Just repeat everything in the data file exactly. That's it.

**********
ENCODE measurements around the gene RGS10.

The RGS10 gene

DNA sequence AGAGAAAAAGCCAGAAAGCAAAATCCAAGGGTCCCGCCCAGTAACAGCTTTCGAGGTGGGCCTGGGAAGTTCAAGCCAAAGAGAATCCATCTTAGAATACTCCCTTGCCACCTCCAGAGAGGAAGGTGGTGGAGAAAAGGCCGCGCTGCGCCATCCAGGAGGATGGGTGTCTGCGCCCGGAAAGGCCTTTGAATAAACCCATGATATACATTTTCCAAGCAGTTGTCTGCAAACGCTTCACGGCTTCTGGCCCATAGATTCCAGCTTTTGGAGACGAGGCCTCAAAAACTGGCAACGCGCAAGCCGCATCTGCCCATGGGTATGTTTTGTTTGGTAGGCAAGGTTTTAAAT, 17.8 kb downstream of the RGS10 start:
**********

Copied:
ENCODE measurements around the gene RGS10.

The RGS10 gene

DNA sequence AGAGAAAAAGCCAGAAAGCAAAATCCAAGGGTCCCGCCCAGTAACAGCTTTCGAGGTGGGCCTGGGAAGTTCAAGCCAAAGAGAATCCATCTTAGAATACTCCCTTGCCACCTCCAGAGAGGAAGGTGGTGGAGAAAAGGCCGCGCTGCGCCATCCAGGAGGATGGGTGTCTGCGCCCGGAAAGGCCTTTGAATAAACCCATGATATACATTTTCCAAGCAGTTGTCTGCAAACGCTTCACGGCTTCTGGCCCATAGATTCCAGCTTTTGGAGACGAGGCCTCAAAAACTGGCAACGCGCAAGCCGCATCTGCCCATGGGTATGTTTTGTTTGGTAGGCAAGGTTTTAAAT, 17.8 kb downstream of the RGS10 start: